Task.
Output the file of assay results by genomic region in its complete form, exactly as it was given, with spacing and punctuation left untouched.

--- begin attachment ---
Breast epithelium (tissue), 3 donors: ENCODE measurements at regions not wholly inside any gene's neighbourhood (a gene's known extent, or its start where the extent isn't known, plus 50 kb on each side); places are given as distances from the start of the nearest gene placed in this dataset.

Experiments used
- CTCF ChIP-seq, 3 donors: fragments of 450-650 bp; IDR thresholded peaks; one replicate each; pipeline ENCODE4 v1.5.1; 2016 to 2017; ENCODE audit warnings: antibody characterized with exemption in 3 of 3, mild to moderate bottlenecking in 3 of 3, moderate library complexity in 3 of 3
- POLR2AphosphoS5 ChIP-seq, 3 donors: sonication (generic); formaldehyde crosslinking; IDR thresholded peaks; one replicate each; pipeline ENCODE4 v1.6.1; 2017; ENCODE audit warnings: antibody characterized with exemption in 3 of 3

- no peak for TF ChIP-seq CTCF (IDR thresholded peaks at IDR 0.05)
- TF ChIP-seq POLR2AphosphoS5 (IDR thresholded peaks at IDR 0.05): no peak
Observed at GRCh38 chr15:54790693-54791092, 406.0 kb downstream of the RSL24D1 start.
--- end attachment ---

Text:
Breast epithelium (tissue), 3 donors: ENCODE measurements at regions not wholly inside any gene's neighbourhood (a gene's known extent, or its start where the extent isn't known, plus 50 kb on each side); places are given as distances from the start of the nearest gene placed in this dataset.

Experiments used
- CTCF ChIP-seq, 3 donors: fragments of 450-650 bp; IDR thresholded peaks; one replicate each; pipeline ENCODE4 v1.5.1; 2016 to 2017; ENCODE audit warnings: antibody characterized with exemption in 3 of 3, mild to moderate bottlenecking in 3 of 3, moderate library complexity in 3 of 3
- POLR2AphosphoS5 ChIP-seq, 3 donors: sonication (generic); formaldehyde crosslinking; IDR thresholded peaks; one replicate each; pipeline ENCODE4 v1.6.1; 2017; ENCODE audit warnings: antibody characterized with exemption in 3 of 3

- no peak for TF ChIP-seq CTCF (IDR thresholded peaks at IDR 0.05)
- TF ChIP-seq POLR2AphosphoS5 (IDR thresholded peaks at IDR 0.05): no peak
Observed at GRCh38 chr15:54790693-54791092, 406.0 kb downstream of the RSL24D1 start.